Our View

Eighteen years ago today a terroristic attack occurred that shook the United States of America. Hijacked planes flew into the World Trade Center and the Pentagon and Flight 93 crashed in Pennsylvania after passengers took action against terrorists.

Every adult has the memory of that day burned into the back of his or her mind. Whether you were going to work or school, you remember the shock of hearing the attacks.

Adults know the shock of the day, but the older members of generation Z probably don’t. Anyone born in 2001 is now 18.

As Americans we shouldn’t forget this day and part of our duty is to educate the next generation about what happened. It’s important to teach your kids and the next generation what 9/11 is and how it affected the country. 

Today is not an easy day to talk about but children have questions and should be told what happened.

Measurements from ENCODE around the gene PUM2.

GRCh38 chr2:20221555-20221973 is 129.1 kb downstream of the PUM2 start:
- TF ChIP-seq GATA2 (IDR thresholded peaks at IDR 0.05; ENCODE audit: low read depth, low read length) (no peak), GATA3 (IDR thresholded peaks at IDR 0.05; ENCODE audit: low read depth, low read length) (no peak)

Calendars mark the day as Patriot Day. A joint resolution by Congress in Dec. 18, 2001, declared Sept. 11 as Patriot Day. Americans are asked to remember the dead with a moment of silence at 8:46 a.m.

In 2016, President Barrack Obama also proclaimed the day as Patriot Day and National Day of Service and Remembrance. 

Although thousands of people died and were injured, we should remember the first responders who assisted in the aftermath and firefighters who lost their lives. Their memory should be passed on.